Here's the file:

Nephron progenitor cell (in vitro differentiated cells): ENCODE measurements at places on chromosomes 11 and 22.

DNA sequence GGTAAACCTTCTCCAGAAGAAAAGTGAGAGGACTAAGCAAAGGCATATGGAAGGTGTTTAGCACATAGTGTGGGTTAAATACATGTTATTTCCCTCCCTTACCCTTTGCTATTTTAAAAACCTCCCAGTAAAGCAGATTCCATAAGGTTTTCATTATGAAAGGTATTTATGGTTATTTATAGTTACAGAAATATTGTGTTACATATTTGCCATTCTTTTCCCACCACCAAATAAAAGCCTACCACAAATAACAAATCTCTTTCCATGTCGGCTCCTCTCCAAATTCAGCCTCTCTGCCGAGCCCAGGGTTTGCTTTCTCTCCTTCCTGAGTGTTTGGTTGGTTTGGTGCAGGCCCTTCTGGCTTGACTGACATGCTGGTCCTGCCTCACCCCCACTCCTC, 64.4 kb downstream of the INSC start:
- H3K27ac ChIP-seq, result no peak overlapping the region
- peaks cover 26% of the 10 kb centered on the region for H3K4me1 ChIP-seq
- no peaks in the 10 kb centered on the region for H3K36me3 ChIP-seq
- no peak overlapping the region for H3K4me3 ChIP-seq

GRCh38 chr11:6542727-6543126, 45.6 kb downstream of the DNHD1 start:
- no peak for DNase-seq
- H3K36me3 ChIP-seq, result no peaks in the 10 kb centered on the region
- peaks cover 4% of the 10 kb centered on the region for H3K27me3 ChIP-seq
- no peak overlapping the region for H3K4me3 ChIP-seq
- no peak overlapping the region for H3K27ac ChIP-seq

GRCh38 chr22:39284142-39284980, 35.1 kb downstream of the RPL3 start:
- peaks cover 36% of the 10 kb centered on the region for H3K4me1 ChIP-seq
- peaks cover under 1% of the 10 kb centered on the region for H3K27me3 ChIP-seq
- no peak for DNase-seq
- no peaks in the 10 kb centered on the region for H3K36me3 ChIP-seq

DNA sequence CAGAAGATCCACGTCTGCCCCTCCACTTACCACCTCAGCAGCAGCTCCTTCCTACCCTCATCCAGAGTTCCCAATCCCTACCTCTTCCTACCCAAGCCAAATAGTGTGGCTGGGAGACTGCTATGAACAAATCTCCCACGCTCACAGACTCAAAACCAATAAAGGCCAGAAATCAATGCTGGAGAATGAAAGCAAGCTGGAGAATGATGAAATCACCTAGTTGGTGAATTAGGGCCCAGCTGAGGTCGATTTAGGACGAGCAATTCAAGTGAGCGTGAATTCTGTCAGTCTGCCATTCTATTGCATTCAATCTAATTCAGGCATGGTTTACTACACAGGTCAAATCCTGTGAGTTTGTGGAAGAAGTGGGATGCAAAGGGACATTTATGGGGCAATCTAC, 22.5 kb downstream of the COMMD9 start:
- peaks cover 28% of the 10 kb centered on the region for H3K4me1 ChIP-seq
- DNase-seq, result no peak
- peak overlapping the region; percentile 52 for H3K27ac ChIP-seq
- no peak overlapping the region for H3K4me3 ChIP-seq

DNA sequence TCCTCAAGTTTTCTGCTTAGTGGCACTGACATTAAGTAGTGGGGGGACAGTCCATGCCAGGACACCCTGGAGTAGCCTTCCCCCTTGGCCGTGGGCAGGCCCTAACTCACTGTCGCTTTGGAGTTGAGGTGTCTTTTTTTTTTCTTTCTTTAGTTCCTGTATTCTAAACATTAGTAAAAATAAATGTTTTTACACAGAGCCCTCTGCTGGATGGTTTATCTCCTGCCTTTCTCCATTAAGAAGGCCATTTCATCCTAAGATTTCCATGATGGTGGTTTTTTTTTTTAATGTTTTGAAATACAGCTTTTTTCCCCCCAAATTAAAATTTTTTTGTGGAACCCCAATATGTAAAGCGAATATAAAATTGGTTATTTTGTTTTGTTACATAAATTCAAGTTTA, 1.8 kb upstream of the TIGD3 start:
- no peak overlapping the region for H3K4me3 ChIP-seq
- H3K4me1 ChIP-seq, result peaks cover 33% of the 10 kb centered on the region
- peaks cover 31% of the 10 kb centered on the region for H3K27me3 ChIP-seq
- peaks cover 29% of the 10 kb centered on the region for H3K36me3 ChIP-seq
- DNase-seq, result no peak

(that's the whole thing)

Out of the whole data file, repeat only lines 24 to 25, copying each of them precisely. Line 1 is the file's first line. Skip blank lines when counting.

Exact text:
- no peak overlapping the region for H3K4me3 ChIP-seq
- H3K4me1 ChIP-seq, result peaks cover 33% of the 10 kb centered on the region